Twenty-five years ago, when I first started meditating, I would never have anticipated the explosion in mindfulness this last decade would bring—Time cover issues, meditating NBC news correspondents, Cosmo mindfulness “tips” and Congressman Tim Ryan.
After years of my own retreat practice, I trained as a vipassana teacher through Spirit Rock Meditation Center. As much as I loved retreat teaching, by 2004 I became convinced that these teachings could have a wider impact if brought out into the world in a nonreligious way. I was not the first person to have this insight, as Jon Kabat-Zinn and others had been doing it since 1979.
Since then, I’ve had the privilege to participate in and help shape the mindfulness movement (and I think that it is a movement) through my work at the UCLA Mindful Awareness Research Center (MARC). And I’m always thinking about the implications of this mindfulness explosion.
Mindfulness teachings have gone mainstream—into the health and medical world, into all levels of education, the psychology field, corporate, small business and nonprofit workplaces, and professional sports. Someone has even published a book called Mindfulness Based Angry Birds. I kid you not. And in the last decade an array of research studies back up the link between mindfulness practice and the reduction of pain symptoms, the boosting of the immune system, the lessening of depression/anxiety, positive shifts in emotional reactivity, improvement in attention and even measurable changes in the structure of the brain.
I first taught mindfulness outside of a Buddhist setting as part of a research study in 2004 bringing mindfulness to adolescents and adults with ADHD. Within a class or two (and in thousands of mindfulness classes ever since) it was clear to me I was not teaching merely a stress-reducing, attention-focusing technique. I was teaching how to reduce suffering. I was teaching how to open the heart, how to cultivate compassion, nonreactivity, patience and kindness. I was translating the Buddhist teachings into everyday common language that would not put up barriers. No one could be excluded.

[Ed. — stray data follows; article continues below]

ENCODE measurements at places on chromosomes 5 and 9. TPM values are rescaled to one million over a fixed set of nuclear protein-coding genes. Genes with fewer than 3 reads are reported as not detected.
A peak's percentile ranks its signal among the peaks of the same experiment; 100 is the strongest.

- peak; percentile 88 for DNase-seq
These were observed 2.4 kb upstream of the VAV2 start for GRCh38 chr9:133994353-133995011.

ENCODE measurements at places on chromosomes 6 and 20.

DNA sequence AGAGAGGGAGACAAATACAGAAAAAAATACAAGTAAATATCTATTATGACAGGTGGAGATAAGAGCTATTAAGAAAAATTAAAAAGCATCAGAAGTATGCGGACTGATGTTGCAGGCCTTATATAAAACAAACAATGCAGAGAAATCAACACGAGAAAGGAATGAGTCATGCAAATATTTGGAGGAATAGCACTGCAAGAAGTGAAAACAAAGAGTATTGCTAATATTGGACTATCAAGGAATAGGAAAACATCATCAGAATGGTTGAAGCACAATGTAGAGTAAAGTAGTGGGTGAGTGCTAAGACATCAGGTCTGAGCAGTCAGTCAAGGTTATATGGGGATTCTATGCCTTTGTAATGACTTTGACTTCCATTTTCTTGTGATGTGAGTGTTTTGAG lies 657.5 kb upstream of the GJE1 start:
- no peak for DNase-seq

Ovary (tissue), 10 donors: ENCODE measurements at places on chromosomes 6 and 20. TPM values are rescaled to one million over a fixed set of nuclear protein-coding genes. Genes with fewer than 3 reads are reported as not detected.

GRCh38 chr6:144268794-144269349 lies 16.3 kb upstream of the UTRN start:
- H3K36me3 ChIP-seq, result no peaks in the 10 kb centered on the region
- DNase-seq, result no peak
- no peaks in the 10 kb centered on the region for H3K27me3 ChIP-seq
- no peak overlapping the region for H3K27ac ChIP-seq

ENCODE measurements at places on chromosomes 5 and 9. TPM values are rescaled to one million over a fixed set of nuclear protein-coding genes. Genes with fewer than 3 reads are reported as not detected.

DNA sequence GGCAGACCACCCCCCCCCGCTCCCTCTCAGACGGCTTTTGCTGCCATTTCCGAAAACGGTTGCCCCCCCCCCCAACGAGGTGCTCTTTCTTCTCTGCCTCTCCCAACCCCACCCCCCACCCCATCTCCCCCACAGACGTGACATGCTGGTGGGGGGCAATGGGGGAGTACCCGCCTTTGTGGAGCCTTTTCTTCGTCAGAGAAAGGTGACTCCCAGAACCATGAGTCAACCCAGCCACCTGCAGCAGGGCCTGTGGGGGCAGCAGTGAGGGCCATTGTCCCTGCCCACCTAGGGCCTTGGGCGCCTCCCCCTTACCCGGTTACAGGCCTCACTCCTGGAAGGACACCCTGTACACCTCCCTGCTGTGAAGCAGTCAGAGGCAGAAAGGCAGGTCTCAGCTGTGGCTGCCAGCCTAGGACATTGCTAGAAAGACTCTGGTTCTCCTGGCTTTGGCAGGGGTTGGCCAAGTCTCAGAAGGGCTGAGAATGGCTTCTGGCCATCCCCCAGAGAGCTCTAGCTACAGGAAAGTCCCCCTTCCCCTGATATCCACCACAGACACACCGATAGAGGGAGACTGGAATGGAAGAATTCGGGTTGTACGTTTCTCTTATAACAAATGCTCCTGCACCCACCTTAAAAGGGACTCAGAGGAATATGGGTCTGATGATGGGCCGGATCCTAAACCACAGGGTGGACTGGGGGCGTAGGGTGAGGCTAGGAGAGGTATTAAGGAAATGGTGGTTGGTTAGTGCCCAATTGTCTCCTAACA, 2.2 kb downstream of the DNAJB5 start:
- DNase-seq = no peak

Many of the people who attend nonsectarian mindfulness classes would never have crossed the door of a Buddhist center. They come in through nonreligious, usually medical or mental health doors, looking for help for being alive in the twenty-first century. There’s Steve, a retired social worker, whose doctor prescribed mindfulness to address his high blood pressure. Four years later his blood pressure is “inexplicably” low. Meanwhile he’s attended many mindfulness daylongs, classes and retreats and calls himself a convert. There’s Alisa, who used it to address her chronic fibromyalgia and accompanying anxiety and doesn’t let a day go by without meditating. There’s Danita, the mother with ADHD who says now her husband doesn’t recognize her, she’s so calm.